World Cup Watch Students gather for world’s top sporting event

Michael Bauer editor-in-chief

The world’s premier sporting event has been uniting people in supporting their countrymen. From Germany to Japan to even Pittsburg, fans have held mass gatherings to watch the 2014 FIFA World Cup.
Students from Pittsburg State have chimed in, hosting their own watch parties and it’s not only international students, either.
On Monday, June 16, PSU students assembled at Varsity’s Sports Bar in Frontenac to watch the United States take on Ghana in its opening match.
“My son told me today that they were going to bring in 30 of his friends to watch it,” said Mike Knaup, owner of Varsity’s Sports Bar.
Varsity’s is no stranger to hosting watch parties from other sporting events like the Super Bowl, but this marked the first world cup watch party that Knaup’s restaurant has held and it shouldn’t be the last.
“I’d be interested in doing this again,” said Matt Sayre, senior in trades program from Frontenac who also works part time at Varsity’s. “It beats sitting at home and watching the game by yourself.”
About 30 supporters showed up and after each U.S. goal, the place erupted in jubilant cheers.
“It seemed like everyone was pretty energetic,” Sayre said. “Everybody was pumped up and with the U.S. scoring 30 seconds into the game it made it pretty interesting. Once Ghana equalized, it was a nail biter.”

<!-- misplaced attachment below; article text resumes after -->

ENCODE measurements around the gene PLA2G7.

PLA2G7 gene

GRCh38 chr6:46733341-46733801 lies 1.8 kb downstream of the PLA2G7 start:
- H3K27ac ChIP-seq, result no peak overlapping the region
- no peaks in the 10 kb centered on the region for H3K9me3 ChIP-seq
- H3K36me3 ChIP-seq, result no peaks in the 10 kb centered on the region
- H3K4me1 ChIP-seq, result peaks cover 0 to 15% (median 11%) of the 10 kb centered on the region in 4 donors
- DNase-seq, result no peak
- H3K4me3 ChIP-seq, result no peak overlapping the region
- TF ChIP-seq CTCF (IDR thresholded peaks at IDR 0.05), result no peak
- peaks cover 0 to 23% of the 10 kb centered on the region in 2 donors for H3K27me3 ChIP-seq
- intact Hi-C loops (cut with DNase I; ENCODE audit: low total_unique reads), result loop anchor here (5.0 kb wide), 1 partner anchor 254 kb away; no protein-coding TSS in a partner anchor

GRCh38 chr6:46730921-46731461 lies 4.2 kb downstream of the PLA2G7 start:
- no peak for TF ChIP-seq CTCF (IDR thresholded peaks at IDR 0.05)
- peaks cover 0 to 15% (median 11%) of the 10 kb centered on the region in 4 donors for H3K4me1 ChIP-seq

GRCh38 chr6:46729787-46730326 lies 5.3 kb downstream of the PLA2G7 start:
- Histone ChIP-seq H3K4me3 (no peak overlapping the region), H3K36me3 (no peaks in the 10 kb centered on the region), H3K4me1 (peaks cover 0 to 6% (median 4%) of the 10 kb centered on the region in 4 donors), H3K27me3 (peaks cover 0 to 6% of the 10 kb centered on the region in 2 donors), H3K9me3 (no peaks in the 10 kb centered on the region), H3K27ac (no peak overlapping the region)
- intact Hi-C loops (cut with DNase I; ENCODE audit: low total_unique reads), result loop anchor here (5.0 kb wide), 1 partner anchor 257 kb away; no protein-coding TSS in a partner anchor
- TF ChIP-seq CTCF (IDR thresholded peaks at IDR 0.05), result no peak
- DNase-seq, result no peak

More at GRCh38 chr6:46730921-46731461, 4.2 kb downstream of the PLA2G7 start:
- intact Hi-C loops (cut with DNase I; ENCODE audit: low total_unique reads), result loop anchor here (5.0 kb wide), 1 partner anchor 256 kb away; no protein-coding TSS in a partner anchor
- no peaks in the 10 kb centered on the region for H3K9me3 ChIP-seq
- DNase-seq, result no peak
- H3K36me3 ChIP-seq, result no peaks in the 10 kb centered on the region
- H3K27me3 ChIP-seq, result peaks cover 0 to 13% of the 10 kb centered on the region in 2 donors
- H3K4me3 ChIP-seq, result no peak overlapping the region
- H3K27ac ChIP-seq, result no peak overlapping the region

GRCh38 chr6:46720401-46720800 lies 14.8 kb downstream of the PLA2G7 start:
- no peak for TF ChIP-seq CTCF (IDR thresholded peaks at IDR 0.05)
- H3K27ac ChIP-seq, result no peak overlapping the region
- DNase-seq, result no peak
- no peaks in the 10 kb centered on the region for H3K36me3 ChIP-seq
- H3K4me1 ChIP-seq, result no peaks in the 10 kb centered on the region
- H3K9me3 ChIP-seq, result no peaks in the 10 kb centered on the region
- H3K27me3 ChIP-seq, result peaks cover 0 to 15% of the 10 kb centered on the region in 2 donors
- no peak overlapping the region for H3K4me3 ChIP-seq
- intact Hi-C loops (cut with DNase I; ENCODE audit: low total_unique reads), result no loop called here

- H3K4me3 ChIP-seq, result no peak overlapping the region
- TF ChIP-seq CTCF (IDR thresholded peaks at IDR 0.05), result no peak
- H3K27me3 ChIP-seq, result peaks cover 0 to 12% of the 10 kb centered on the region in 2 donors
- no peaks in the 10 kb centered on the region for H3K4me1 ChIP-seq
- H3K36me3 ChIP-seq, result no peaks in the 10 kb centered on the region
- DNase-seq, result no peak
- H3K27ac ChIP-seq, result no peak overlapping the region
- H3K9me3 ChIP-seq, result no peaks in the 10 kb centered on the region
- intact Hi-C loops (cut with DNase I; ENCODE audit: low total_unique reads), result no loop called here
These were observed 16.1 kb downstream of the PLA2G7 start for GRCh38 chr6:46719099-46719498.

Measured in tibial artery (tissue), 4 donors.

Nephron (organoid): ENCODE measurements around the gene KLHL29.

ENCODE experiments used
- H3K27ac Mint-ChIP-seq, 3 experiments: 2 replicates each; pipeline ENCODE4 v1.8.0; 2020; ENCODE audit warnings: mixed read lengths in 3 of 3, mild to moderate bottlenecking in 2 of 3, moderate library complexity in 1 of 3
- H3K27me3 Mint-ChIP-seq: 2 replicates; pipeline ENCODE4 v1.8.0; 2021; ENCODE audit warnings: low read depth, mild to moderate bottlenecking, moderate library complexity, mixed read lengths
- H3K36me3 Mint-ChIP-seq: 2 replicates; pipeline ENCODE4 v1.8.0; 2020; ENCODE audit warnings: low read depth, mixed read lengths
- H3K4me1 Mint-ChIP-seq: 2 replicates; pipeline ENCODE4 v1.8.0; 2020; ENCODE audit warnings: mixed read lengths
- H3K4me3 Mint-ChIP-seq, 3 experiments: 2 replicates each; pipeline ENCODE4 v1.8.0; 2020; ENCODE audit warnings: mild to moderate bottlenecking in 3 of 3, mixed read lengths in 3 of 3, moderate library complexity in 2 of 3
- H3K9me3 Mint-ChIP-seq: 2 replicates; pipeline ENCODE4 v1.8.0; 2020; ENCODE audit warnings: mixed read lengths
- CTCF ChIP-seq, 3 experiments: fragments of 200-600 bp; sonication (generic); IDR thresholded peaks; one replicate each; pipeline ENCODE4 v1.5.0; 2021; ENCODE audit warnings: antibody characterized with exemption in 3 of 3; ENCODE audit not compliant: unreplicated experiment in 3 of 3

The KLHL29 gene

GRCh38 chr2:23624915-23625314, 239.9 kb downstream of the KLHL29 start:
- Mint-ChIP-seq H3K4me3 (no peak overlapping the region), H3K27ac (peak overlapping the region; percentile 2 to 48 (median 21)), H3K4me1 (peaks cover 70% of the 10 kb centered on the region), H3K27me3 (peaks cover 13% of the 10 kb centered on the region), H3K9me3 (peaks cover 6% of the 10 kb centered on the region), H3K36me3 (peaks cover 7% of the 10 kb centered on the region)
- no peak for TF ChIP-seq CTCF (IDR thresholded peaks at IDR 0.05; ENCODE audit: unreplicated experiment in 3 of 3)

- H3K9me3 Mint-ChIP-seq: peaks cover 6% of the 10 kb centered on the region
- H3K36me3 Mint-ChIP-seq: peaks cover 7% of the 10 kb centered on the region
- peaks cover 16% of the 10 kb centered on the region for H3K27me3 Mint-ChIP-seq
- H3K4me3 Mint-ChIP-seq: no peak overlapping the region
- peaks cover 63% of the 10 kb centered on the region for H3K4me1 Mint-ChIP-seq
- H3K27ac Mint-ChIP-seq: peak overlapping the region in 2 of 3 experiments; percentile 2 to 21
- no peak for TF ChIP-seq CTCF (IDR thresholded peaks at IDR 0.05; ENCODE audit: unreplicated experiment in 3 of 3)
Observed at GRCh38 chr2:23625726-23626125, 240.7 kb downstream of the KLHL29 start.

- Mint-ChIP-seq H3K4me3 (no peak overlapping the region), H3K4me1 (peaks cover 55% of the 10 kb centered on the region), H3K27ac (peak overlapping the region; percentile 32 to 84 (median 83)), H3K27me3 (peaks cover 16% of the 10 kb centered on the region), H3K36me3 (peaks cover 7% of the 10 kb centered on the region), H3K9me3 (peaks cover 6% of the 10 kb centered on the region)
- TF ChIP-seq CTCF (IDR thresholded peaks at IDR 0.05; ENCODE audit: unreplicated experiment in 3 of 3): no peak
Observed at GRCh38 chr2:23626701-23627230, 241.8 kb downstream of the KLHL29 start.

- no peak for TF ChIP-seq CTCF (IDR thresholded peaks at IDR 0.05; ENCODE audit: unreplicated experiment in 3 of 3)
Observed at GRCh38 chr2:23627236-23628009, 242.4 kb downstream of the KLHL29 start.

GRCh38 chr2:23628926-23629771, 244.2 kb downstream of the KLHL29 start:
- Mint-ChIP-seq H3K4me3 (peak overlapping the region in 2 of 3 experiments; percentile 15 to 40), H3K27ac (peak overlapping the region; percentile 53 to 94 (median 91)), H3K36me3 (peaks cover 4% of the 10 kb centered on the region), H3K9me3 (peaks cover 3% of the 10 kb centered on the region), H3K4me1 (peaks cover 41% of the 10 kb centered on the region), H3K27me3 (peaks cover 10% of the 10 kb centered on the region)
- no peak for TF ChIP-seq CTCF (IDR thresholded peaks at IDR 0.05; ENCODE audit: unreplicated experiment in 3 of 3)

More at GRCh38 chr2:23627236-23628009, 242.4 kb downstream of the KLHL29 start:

So loud was the place after the United States’ 2-1 victory that Knaup jokingly told the fans about a noise complaint from the neighborhood.
“I was joking about that,” Knaup said. “We welcome that, especially when you’re cheering for the USA.”
But the United States isn’t the only team students are gathering to watch as people from other countries have their own nations to cheer for, including host nation Brazil.
“I support Brazil, of course,” said Emely Baldi, junior in pharmacy from Brazil. “In Brazil, since you are a child, you are used to soccer and learn to appreciate it. It is a national passion and it gets more prominent during the world cup.”
International students have also been gathering in their dorm rooms to watch.
While American supporters are just hoping that the United States can advance to the knockout stages, Brazilian fans are demanding nothing less than for Brazil to win the entire tournament.
“I expect to see Brazil in the final game,” Baldi said. “However, I don’t have any preference about who the opponent is. I would love to see Brazil win the world cup, especially since this one is in our house.”
But being away from home while watching the world cup has its perks. For one, Baldi and the rest of the Brazilian fans are rooting from outside of their home country.
“Even though I’m cheering here, it is not the same feeling. In Brazil, the world cup is a time to celebrate and support Brazil with my family and friends and I really would want to be there to do it,” Baldi said.
Another difference lies in the experience in watching the tournament.
“In Brazil, I love to live this experience and I know how people there can get crazy watching it,” Baldi said. “Since this world cup is in Brazil, I imagine it’s about ten times more amazing.”
But not everyone is rooting just for their home nations. Some fans have taken a liking to individual stars such as four-time FIFA World Player of the Year winner Lionel Messi from Argentina.
“I support Argentina because I like Messi and I believe he is one of the legendary players of the world,” said Tanjima Alam, graduate student in human resource development from Bangladesh.
Alam, who said she traditionally watches the world cup in her home country with family and friends, would like to see Argentina and Brazil in the final match and loves everything about the tournament.
“I like to watch because it’s really exciting and I like (soccer),” Alam said. “I enjoy the goals and most of all, the crowd.”

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